If you haven’t heard of Yap in Micronesia, you’re not alone. “Micro what? Yap where?” — most people ask. Although the tiny country doesn’t feature on lots of those ubiquitous “places to travel before you die” lists, Yap is often at least a blip on a divers’ radar. They’ve heard stories and read articles, and many committed wreck divers have visited a few times. Micronesia itself is one of the diving world’s best-kept secrets, and although we wouldn’t want a gem like Yap to become over-touristed, this remote country is far from that fate.
Where is Yap?
Made up of thousands of small islands in the western Pacific Ocean, Micronesia is a sub-region of Oceania. It has a shared cultural history with two other island regions, Polynesia to the east and Melanesia to the south. Yap is located in the Caroline Islands of the western Pacific Ocean.
How do you get there?
Ever heard the phrase “Nothing worthwhile is ever easy?” That couldn’t be truer than in this situation. There is no denying that wherever you’re coming from, Yap is hard to get to. I’ve visited Micronesia twice now, and each time constituted an epic journey. Your first step is to get to Guam, which involves going through Russia, Japan or Manila in the Philippines if you’re traveling from Europe. If you are coming from the United States, your layovers will be a bit easier. From Guam, there are two flights per week to Yap on American Airlines (the only provider that flies there), so make sure you plan in advance to coordinate flights.
There are only a handful of dive operators on Yap, but by far the best and most established is Manta Ray Bay Resort & Yap Divers. Calling Yap home for 30 years now, owner Bill Ackner (an International Scuba Diving Hall of Fame diver) has created a sanctuary in paradise. The resort has 35 rooms, a swimming pool, spa, restaurant and fast Wi-Fi for such a remote place. Award-winning Yap Divers (a PADI Five-Star facility) is Yap’s first PADI Golden Palm Resort and is adjacent to the Manta Ray Bay Hotel, thus forming Yap’s first PADI Gold Palm Resort.
You can rent gear here if you’re not traveling with your own, and nitrox is available as well. You can also continue your PADI education if you like, as well as take the PADI-certified Manta Ray Awareness Course. With eight boats going out daily, you can request dive times and sites as you wish.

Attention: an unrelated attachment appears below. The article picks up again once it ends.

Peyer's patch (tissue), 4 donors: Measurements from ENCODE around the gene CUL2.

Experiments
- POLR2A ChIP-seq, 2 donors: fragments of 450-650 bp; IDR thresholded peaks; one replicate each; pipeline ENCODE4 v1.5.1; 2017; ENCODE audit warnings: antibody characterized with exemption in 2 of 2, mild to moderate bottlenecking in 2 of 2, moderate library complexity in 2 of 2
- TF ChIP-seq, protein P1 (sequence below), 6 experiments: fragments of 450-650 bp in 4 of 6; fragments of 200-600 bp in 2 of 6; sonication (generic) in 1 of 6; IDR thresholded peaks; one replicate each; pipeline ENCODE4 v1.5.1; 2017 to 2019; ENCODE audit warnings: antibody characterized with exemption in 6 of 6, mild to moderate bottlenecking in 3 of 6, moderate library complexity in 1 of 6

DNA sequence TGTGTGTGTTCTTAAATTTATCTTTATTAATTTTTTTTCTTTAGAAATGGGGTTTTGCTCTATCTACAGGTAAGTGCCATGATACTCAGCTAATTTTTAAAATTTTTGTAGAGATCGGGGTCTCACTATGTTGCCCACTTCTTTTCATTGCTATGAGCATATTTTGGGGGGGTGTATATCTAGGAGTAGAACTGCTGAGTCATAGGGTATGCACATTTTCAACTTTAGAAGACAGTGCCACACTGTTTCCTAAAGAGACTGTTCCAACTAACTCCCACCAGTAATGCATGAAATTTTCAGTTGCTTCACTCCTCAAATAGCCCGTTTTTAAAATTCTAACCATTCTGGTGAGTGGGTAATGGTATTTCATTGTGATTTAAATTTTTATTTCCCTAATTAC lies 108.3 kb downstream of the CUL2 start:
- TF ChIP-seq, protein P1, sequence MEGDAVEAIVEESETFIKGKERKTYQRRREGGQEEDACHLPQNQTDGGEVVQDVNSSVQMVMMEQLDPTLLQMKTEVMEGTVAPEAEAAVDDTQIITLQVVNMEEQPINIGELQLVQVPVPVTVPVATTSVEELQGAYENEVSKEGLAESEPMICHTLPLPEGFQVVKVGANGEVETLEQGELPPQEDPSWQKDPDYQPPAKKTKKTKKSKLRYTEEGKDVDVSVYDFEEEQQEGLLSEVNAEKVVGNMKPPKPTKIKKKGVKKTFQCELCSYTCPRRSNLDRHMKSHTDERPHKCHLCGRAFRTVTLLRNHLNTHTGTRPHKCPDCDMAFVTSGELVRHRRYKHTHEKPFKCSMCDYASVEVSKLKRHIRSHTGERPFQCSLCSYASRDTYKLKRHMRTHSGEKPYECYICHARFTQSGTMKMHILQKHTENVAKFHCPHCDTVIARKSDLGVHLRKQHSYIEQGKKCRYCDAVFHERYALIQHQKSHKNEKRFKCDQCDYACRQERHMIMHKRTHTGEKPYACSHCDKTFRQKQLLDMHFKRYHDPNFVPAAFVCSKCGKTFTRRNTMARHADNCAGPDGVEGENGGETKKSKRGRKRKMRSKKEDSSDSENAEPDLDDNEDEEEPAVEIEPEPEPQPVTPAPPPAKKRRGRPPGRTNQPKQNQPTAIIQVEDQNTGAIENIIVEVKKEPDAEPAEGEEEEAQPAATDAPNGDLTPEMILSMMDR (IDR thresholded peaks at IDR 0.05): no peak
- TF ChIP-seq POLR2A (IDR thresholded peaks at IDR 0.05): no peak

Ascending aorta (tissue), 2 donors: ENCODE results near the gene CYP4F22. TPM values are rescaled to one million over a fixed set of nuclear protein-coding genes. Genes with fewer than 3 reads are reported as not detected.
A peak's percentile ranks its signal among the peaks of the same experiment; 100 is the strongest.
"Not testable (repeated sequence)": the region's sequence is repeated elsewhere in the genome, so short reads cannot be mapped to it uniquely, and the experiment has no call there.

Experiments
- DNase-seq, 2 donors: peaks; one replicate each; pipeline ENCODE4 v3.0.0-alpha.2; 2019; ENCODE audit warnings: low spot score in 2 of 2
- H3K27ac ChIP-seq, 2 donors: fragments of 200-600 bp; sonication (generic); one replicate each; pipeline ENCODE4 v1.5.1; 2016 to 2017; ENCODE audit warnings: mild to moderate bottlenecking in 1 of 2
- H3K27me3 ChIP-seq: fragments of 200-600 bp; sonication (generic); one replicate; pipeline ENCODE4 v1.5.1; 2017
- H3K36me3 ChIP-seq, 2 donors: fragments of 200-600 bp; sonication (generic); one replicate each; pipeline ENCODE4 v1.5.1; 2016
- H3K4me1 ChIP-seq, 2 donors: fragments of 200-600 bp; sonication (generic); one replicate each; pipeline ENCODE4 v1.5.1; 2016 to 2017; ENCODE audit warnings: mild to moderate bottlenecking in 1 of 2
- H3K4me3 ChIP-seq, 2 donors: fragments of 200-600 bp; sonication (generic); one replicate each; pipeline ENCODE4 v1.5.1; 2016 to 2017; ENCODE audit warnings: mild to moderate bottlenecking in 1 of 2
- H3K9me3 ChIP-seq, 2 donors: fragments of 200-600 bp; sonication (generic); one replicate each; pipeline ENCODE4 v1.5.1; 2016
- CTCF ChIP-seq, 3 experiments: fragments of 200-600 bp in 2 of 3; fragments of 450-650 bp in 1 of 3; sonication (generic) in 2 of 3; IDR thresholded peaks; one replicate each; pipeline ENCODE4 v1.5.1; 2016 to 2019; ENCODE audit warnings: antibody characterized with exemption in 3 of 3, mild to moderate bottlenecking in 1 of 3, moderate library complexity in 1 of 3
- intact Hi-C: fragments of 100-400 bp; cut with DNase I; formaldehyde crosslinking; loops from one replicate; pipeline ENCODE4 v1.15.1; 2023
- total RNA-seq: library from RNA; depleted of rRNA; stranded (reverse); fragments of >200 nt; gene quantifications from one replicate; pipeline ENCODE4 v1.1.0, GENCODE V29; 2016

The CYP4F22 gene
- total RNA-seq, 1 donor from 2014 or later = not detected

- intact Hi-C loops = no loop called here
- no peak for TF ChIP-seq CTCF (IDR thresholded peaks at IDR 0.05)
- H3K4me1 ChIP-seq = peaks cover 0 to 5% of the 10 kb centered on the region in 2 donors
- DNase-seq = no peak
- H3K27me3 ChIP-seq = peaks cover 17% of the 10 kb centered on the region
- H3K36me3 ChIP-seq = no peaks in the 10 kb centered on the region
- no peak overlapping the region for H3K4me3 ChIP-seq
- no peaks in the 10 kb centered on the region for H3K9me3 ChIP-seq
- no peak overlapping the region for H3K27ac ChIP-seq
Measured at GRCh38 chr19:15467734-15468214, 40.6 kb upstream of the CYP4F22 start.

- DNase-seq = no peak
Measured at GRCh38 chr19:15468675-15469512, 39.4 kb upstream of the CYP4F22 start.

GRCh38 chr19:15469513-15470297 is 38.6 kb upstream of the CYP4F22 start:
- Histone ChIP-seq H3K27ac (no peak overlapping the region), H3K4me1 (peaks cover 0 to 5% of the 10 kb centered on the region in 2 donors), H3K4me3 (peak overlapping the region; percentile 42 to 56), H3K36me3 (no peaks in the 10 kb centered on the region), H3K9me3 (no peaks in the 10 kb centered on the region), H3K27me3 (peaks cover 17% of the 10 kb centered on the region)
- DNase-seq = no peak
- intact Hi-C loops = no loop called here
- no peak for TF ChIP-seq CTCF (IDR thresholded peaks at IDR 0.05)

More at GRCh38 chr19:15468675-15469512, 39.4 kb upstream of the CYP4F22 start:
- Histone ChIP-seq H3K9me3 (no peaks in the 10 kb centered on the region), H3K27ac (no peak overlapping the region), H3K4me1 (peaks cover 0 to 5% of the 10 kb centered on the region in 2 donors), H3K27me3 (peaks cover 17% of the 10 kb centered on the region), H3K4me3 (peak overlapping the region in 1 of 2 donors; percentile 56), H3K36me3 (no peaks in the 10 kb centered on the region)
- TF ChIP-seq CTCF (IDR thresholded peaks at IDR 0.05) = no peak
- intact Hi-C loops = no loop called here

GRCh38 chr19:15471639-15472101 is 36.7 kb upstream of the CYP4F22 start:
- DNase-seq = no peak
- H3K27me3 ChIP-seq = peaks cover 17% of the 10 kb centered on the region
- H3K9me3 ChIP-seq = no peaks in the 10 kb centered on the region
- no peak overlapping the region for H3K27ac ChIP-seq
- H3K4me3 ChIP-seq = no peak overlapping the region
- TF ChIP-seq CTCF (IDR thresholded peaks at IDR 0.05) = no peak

Diving in Yap
It’s all about the big animals here — the main draw when it comes to diving Yap is the year-round presence of manta rays. While, of course, there’s no 100-percent guarantee, you’ll almost certainly see them on your trip. The dive sites are prime feeding grounds for the mantas, as well as home to their cleaning stations, where the mantas hang out to have parasites removed by cleaner fish.
Yap is also home to great shark diving. You can see sharks at most dive sites, or you can arrange for special shark dives wherein lots of reef, blacktip and whitetip sharks will surround you. While mantas and sharks are plentiful, Yap is also a great place to search for smaller critters. Mandarinfish, pipefish, razorfish, shrimp and gobies are plentiful and make for great macro photography subjects. Diving conditions are suitable for all abilities, with little current and warm waters.
Things to do
While Yap is great for all-inclusive dive vacations, there’s also plenty to do on dry days. During the summer, there’s nothing quite like taking a day out on the beach and sipping from fresh coconuts (which Yap has an abundance of). Your best bet is to hire a car and explore more of the island. You can easily spend the whole day stopping at lookout points and getting lost. Most other activities are water-based. Hire a stand-up board from Manta Ray Bay and paddle out to the mangroves to search for baby reef sharks and watch the sunset. Photographers will love this secluded island as well with unlimited photo opportunities to keep you occupied in and out of the water.
Food, People and Cost
The Yapese have managed to maintain their ancient culture better than anywhere else in Micronesia. The Yapese carefully nourish their heritage and traditions to preserve the Micronesian way of life, which is obvious throughout the island. You will be hard-pressed to spot a Yapese person not smiling or stopping to say hello.
There isn’t as such a “local” cuisine, and the islanders do love imported goods. The best restaurant on the island is The Mnwu at Manta Ray Bay, a 170-foot (52 m) phinisi from Indonesia with three dining decks, two bars and kitchen on board. The restaurant offers a mix of Asian, local and European food, and also home-brewed beer. As you can imagine, getting to Yap isn’t cheap, but diving and accommodation are reasonable and on par with other remote destinations. Your best bet is to go all-inclusive with Manta Ray Bay — and enjoy the diving!